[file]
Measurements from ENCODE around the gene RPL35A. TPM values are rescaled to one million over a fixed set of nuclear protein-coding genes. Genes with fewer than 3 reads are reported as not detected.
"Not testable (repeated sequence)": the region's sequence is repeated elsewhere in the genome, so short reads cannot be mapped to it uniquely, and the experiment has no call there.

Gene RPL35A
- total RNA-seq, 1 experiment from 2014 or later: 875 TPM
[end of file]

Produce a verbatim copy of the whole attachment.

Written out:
Measurements from ENCODE around the gene RPL35A. TPM values are rescaled to one million over a fixed set of nuclear protein-coding genes. Genes with fewer than 3 reads are reported as not detected.
"Not testable (repeated sequence)": the region's sequence is repeated elsewhere in the genome, so short reads cannot be mapped to it uniquely, and the experiment has no call there.

Gene RPL35A
- total RNA-seq, 1 experiment from 2014 or later: 875 TPM